Fiber appears to reduce the risk of developing various conditions including heart disease, diabetes, diverticular disease and constipation. Fiber also normalizes bowel movements, helps maintain blower integrity and health, lower blood cholesterol levels, helps control blood sugar levels, aids weight loss, and may have an uncertain effect on colorectal cancer.

Eating whole fruits instead of drinking fruit juices, replacing white rice, bread, and pasta with brown rice and whole grain products are examples of ways to increase ones fiber intake.



  1. Water

Every part of your body is made up of cells. Protoplasm, the basic material of living cells, is made of fats, carbohydrates, proteins, salts, and similar elements combined with water. Water acts as a solvent, transporting, combining and chemically breaking down these substances. A cell exchanges elements with the rest of the body by electolysis, and in normal case, minerals and micro elements pass through the cell membranes to the nucleus by electro-osmosis. The body need electrolytes (minerals like sodium, potassium, chloride and bicarbonate) for its basic functions. In case of water shortage, the electrolyzes cannot happen and our cells dry out and die. Therefore, in order to keep our cells hydrated, our body’s electrochemical balance, and to stay alive we need water and salt.

Water also helps with weight loss because it suppresses the appetite naturally and helps the body metabolize stored fat. Studies have shown that a decrease in water intake will cause fat deposit to increase, while an increase in water intake can actually reduce fat deposits

Water also helps to maintain proper muscle tone by giving muscles their natural ability to contract and preventing dehydration. It also helps to prevent the sagging skin that usually follows weight loss –– shrinking cells are buoyed by water which plumps the skin and leaves it clear, healthy and resilient.

Furthermore, water helps rid the body of waste. During weight loss, the body has a lot more waste to get rid of and all that metabolized fat bust be shed, therefore adequate water helps flush out the waste.

Additionally, water can help relieve constipation. When the body gets too little water, it siphons what it need from internal sources. The colon is one primary source. As a result –– constipation.

On average, a person should bring eight 8-ounce glasses everyday. That’s about two quarts. However, the overweigh person needs one additional glass for every 25 pounds of excess weight. The amount your drink should be increased if you exercise briskly or if the weather is hot and dry.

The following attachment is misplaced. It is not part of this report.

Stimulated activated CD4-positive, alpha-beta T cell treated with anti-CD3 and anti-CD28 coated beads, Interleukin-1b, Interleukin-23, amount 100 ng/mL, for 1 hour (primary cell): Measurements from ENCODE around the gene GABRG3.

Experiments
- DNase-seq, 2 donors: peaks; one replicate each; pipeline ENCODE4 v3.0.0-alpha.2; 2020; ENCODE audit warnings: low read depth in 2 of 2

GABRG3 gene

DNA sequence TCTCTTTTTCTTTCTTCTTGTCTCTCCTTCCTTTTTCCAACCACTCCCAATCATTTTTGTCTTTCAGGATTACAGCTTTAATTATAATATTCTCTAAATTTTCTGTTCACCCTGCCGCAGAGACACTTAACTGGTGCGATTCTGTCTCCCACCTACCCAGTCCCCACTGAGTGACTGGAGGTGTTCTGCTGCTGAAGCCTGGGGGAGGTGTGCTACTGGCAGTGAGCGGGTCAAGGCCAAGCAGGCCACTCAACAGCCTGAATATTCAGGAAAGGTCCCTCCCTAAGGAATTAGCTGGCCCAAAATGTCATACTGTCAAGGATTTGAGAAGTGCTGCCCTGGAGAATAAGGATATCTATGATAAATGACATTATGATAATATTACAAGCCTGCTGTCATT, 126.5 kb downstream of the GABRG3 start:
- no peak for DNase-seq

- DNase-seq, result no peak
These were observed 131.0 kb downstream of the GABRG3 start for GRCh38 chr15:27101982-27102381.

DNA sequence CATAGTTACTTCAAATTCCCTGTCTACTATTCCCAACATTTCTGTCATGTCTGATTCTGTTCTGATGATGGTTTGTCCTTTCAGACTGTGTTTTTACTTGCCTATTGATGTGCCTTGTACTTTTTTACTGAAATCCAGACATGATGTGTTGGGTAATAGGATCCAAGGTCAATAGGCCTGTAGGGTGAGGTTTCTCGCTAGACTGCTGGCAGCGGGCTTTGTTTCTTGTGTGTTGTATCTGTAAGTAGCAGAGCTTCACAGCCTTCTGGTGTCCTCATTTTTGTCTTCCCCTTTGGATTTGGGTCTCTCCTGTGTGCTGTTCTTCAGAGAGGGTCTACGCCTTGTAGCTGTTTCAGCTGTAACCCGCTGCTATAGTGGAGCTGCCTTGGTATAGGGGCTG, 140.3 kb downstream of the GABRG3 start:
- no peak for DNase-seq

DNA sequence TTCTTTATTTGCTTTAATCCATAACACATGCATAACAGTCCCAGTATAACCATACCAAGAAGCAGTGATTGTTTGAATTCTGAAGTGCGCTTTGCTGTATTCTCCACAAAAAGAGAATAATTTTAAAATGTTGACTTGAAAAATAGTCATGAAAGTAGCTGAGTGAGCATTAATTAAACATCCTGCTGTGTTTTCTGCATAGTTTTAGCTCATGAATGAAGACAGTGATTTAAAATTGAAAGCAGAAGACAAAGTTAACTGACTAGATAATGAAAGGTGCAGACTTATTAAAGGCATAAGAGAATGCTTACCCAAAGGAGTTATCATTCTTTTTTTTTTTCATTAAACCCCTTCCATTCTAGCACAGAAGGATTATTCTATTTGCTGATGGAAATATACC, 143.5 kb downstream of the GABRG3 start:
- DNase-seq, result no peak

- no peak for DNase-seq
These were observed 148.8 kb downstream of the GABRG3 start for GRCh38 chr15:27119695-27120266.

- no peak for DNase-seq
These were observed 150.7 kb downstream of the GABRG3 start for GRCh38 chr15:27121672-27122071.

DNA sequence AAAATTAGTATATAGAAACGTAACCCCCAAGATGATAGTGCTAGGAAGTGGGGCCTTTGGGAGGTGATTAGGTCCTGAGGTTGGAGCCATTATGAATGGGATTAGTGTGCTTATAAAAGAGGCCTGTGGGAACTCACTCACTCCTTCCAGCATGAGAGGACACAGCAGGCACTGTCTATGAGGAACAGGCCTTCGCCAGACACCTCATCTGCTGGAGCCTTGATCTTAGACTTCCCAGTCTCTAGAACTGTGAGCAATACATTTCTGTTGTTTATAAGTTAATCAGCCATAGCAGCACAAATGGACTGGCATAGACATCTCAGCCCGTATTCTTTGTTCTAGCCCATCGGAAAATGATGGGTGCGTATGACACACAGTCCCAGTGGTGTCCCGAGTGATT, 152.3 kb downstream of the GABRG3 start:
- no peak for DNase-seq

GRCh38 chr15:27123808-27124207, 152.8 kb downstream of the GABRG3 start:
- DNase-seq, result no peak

What should preferable be cold. It’s absorbed into the system more quickly then warm water. There is some evidence suggesting that drinking cold water can actually help burn calories.

If you stop drinking enough water, your body fluids will be thrown out of balance again, and you may experience fluid retention, unexplained weight gain and loss of thirst.



Summer Challenge Winners!

Congratulations to Nancy Stroud, Cyndy Alarcon, Laura Bangert, and Kathy Murray on completing the summer challenge! All four of these ladies came within mere points of each other, but Nancy Stroud is our overall winner! We are extremely impressed with your hard work and dedication to the summer challenge! To say congratulations, all four of these wonderful ladies will receive entry to our upcoming RX Jump Rope seminar on August 24th and will be featured in our athlete spotlight next month. Congratulations again and thank you for being all-star members at 619 San Diego Personal Training 619!

10-13 June 2013 at 619 San Diego Personal Training 619

Thank you to everyone who joined us on Saturday for the Summer Challenge Kick Off! You can still join and buy-in to the challenges (Nutrition and Personal Record) until Wednesday June 12th.

To answer a few questions that we have received:

For the PR challenge you are welcome to work on your 1 Rep, 3 Rep, or 5 Rep max depending your experience level. If you are not sure where to begin, ask a coach and they can help you determine your level.

For the nutrition challenge, if your current goal is to gain weight than we can use the percentage change for your weight gain instead of loss. Also, regarding protein powders . . . you can absolutely add protein powder to your personal nutrition plan and food journal – you will receive a point for food journaling that day. You will not receive an additional point for eating from the Chris Keith Maintenance Food Plan, as we only include natural foods on that list.

If you have additional questions please email Coach A’verria at averria@619 San Diego Personal

Special Announcement: We will be having bay workouts at De Anza cove Saturdays at 8:00 am for the remainder of the summer! Please come out and join us!!!


Power Development

12 x 2 EMOM Clean and Jerk

If you are doing The PR Challenge Find your 1 Rep Max


Strict aka Military Press

5 x 3 (5,8)

WOD #1

5 Rounds
10 Handstand Push Ups
10 Pull Ups
10 Air Squats

WOD #2

5 Rounds
20 Side to Side
20 Double Unders